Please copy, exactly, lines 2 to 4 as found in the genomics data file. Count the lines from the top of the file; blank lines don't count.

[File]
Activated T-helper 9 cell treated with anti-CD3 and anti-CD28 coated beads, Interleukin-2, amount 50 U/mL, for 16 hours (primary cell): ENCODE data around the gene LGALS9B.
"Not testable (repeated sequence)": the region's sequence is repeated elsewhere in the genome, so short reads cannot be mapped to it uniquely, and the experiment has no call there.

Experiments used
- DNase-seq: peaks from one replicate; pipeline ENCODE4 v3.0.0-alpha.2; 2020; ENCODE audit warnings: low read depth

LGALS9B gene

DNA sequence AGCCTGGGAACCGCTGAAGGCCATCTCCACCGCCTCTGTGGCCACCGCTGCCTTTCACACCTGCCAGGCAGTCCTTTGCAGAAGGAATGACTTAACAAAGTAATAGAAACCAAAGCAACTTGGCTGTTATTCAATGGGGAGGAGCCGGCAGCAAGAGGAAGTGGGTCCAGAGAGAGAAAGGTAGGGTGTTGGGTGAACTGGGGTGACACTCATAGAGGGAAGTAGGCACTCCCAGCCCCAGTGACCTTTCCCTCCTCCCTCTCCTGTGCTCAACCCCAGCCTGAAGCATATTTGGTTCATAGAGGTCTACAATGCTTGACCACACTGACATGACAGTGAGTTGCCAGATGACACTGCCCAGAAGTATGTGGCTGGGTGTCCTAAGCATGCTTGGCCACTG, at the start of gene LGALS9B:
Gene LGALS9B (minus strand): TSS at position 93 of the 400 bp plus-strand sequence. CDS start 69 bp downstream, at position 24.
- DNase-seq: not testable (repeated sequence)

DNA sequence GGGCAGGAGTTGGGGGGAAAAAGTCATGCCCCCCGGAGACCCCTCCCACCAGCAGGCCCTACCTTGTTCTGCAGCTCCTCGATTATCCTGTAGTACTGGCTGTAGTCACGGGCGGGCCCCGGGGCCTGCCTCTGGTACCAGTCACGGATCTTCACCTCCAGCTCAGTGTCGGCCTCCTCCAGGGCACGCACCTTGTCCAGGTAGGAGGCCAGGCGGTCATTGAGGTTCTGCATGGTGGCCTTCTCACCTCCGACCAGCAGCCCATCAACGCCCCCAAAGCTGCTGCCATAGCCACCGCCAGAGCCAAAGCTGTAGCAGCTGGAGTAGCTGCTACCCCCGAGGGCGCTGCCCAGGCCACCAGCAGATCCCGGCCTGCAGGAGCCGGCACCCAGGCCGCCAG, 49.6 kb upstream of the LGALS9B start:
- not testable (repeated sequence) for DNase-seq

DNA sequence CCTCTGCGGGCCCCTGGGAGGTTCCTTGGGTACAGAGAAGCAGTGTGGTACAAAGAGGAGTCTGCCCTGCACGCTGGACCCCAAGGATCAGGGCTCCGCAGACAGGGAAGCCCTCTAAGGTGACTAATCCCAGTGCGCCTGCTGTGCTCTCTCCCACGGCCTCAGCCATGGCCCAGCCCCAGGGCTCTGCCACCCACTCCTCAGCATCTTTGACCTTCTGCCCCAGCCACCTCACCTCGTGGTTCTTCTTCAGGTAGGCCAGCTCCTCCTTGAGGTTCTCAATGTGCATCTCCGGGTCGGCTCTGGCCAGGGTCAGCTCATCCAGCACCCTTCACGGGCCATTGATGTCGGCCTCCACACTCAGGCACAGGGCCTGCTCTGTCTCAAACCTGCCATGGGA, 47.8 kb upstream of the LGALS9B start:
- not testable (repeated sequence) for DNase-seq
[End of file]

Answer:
"Not testable (repeated sequence)": the region's sequence is repeated elsewhere in the genome, so short reads cannot be mapped to it uniquely, and the experiment has no call there.

Experiments used
- DNase-seq: peaks from one replicate; pipeline ENCODE4 v3.0.0-alpha.2; 2020; ENCODE audit warnings: low read depth